The UK has misdiagnosed its productivity crisis and will fail to improve living standards if it continues seeking to raise the performance of a large number of very inefficient companies, according to a new report.
The findings from the Resolution Foundation and the Centre for Economic Performance at the London School of Economics challenge the government’s view that levelling up poorly performing companies or poorer regions will raise productivity significantly for the UK as a whole.
Raising productivity among the 40 per cent of workers in low-productivity firms by 10 per cent would only raise the overall performance of the UK economy by 1.2 per cent, the report found because the long tail of weak companies lags so far behind those run more efficiently.
The results of the work contradicts Boris Johnson’s view that a “high-wage, high-skill, high-productivity” economy comes from restricting immigration so that truck drivers and other shortage occupations are paid more, levelling up the country.
Torsten Bell, chief executive of the Resolution Foundation, which exists to devise policy to improve the lives of middle and lower-income households, stressed the government’s ambitions to improve weaker companies is “really important for jobs and places”.
But he added that pulling up the poor performers “can’t be your answer to the national productivity and living standards problem”.
The research examined the productivity of individual UK companies in greater detail than before using new data. This showed, as with previous studies, that there was a large number of extremely inefficient businesses. Productivity levels — measured by the value each employee creates every hour — in the worst performing tenth of companies was 16 times lower than in the top 10 per cent of companies.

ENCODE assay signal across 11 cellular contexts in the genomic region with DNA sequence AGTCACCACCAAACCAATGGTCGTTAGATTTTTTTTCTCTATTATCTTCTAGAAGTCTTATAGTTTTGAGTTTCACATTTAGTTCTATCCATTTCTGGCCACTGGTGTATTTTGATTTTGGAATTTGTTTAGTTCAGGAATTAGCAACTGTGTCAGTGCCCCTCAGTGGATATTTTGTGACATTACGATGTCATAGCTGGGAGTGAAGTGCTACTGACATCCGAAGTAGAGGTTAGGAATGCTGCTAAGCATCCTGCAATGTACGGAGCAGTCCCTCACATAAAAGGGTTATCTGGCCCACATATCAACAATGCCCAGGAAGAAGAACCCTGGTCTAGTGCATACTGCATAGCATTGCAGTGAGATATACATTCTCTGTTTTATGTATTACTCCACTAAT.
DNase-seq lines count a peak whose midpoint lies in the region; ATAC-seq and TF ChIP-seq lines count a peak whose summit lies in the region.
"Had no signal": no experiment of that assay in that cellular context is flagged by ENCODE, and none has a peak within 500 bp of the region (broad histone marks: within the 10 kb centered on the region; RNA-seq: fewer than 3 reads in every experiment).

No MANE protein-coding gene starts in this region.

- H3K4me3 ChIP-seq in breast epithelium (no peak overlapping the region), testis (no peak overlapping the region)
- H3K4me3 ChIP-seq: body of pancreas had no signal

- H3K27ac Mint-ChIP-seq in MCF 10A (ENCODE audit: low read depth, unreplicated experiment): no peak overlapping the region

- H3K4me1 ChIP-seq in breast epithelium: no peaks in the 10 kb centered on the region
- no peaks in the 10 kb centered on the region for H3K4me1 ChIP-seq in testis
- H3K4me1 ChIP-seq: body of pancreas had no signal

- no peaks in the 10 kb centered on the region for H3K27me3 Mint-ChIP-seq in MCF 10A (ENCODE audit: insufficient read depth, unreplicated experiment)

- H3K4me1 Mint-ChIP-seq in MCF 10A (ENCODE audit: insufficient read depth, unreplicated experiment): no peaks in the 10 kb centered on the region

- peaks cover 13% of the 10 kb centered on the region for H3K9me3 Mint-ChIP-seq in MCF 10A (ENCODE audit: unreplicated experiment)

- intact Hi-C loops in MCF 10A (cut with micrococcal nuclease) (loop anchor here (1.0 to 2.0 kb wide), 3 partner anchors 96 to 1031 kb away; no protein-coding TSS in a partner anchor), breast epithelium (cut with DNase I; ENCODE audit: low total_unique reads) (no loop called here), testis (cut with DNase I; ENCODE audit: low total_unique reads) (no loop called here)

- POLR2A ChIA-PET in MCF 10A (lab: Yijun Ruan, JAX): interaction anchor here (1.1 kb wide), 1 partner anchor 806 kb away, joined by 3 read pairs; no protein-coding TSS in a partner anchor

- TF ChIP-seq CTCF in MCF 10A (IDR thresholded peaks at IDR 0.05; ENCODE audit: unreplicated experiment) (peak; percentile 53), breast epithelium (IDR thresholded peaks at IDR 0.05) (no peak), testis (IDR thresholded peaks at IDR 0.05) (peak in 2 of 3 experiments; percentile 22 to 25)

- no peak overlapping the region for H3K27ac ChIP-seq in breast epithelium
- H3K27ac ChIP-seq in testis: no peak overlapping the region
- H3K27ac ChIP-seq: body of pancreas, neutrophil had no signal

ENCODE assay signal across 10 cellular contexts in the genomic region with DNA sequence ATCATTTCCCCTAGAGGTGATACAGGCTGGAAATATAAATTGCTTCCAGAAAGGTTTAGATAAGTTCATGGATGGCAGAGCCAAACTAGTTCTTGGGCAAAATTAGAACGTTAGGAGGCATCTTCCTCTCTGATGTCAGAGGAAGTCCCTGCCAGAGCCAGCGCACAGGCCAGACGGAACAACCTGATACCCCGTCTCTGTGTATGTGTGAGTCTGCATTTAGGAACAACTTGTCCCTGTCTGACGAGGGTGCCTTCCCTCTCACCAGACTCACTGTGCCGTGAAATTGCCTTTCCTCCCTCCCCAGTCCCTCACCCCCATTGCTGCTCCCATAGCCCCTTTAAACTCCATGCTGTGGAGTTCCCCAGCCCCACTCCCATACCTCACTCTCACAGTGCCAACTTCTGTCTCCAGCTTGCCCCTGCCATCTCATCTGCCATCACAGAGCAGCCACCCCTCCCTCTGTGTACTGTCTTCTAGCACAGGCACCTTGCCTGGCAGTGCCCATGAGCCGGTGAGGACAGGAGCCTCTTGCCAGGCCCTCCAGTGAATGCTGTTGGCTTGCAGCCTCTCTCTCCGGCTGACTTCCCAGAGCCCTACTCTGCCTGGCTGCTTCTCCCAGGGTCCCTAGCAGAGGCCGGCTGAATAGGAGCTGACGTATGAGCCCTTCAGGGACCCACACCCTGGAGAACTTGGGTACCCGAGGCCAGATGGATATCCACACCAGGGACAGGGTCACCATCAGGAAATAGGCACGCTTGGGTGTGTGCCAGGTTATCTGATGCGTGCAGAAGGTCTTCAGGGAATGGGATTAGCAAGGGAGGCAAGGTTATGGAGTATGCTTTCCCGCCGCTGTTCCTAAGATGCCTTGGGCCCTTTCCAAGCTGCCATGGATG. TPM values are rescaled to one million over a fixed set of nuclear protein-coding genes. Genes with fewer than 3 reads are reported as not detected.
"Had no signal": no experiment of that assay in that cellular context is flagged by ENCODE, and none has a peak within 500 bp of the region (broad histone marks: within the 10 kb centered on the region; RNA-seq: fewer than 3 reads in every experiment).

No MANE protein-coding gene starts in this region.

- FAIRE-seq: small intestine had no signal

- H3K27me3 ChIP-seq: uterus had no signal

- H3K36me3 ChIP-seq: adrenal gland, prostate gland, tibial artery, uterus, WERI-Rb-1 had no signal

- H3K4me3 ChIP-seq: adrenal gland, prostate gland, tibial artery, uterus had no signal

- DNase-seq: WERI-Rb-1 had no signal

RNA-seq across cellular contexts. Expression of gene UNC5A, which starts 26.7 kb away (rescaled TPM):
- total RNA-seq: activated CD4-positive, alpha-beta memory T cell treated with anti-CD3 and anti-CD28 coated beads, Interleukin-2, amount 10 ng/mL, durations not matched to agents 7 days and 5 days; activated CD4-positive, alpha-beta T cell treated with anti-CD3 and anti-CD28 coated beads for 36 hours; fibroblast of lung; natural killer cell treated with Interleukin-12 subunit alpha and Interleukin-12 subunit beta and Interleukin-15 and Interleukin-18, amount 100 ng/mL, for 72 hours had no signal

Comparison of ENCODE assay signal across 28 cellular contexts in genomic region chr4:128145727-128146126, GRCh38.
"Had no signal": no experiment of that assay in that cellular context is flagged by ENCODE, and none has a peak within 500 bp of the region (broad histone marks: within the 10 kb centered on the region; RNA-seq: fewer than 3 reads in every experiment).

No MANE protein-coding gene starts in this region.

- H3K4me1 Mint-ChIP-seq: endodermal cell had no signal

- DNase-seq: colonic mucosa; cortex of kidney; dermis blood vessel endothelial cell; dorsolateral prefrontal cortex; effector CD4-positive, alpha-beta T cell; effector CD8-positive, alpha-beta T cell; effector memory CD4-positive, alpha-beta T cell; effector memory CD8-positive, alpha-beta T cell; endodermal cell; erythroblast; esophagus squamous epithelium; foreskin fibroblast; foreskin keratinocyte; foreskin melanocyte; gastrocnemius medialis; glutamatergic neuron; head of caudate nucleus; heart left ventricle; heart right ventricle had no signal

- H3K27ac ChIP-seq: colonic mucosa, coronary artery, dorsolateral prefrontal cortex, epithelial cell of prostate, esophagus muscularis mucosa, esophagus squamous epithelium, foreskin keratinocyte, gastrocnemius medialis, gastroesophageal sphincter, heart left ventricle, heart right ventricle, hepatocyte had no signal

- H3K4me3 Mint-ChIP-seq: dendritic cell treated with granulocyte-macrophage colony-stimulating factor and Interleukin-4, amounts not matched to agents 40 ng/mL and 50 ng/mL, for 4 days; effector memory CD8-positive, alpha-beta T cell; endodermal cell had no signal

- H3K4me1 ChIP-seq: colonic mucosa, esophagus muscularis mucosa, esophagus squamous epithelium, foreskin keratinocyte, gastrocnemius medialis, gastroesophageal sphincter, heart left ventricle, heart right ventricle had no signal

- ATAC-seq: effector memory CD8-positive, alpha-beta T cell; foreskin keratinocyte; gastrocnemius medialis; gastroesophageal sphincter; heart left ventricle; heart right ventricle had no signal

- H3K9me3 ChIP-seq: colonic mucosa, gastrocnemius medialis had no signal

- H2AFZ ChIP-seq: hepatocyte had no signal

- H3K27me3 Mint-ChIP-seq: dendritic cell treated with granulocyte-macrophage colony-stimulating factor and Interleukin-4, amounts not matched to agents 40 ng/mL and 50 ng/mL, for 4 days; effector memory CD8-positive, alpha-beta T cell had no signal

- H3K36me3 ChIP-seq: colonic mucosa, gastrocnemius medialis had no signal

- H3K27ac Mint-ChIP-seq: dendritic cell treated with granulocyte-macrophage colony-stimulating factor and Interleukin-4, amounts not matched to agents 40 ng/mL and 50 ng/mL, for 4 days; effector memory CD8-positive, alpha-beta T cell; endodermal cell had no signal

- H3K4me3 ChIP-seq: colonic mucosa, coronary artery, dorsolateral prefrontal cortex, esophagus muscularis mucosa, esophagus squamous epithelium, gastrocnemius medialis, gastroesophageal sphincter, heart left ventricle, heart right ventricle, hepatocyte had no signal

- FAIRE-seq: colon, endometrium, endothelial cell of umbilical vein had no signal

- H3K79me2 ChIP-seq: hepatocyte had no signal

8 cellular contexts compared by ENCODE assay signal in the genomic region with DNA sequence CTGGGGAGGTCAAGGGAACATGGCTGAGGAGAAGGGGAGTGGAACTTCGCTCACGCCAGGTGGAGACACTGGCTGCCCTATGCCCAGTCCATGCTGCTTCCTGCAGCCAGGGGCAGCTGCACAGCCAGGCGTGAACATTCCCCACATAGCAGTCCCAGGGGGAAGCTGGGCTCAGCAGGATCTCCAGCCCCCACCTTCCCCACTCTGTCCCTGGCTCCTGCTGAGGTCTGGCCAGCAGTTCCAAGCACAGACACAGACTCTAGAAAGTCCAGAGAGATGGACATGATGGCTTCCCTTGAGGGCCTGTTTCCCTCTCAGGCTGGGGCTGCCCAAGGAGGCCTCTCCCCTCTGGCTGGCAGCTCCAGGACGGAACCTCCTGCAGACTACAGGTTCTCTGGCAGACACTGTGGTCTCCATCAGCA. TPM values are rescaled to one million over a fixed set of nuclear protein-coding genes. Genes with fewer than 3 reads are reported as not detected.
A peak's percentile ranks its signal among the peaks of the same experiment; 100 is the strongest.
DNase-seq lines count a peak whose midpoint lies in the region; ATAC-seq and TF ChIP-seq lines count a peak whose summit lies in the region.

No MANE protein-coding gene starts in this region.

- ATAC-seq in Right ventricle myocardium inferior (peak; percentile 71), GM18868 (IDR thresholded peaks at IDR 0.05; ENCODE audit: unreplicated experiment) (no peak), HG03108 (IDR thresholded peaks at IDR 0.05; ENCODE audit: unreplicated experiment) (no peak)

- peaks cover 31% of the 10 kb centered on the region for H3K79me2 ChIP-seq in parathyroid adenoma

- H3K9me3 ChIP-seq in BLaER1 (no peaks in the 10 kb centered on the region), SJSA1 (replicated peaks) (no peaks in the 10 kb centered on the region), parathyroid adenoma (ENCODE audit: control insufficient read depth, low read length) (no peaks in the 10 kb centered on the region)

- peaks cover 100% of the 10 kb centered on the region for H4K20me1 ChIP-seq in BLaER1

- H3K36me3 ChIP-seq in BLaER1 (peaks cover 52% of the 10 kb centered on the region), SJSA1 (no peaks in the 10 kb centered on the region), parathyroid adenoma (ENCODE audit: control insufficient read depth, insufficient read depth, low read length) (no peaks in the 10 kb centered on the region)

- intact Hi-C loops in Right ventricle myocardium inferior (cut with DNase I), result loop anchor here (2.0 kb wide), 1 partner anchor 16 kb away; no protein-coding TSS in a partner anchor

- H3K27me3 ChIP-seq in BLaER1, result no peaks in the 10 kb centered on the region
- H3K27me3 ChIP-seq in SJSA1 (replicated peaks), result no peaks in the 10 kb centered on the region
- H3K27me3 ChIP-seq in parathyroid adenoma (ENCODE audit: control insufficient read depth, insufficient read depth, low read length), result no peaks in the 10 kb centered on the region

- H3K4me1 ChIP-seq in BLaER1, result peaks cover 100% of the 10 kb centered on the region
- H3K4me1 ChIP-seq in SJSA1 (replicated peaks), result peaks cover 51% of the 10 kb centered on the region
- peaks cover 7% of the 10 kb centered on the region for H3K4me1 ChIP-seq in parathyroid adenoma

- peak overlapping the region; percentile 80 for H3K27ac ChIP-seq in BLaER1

But the research showed that contrary to earlier work, the UK was far from unusual in having a very large number of low-productivity companies. This meant the long tail of weak companies did not explain why output for every hour worked in UK companies was 16 per cent lower than in economies such as France, Germany and the US.
Greg Thwaites, research director at the Resolution Foundation, said: “The UK entered the 2020s with an abysmal productivity record, and a misdiagnosis of why this is happening.
“Rather than focus on the UK’s long tail of unproductive firms, we need to see economy-wide improvements to how firms invest and innovate, as well as how staff are managed and trained,” he added.
Instead of pulling up weak companies, the report said it would be better if more work was done by stronger, more-efficient companies. This would involve quite a reallocation of work and the closure of many firms.
While the research accepted it would be impossible to relocate workers from, say, a local chippy to Goldman Sachs, they advocated the country should focus more on investment in machinery, people and better management practices to improve overall performance.
This would not be cost free and would rely on the nation being willing to consume less, while it invested more in the short-term so that it could be richer and more productive in future.
“These are not quick productivity fixes, and they are likely to cost money in the short term. But they need to be pursued as part of a new economic strategy that will deliver stronger growth and higher living standards in the years to come,” Thwaites said.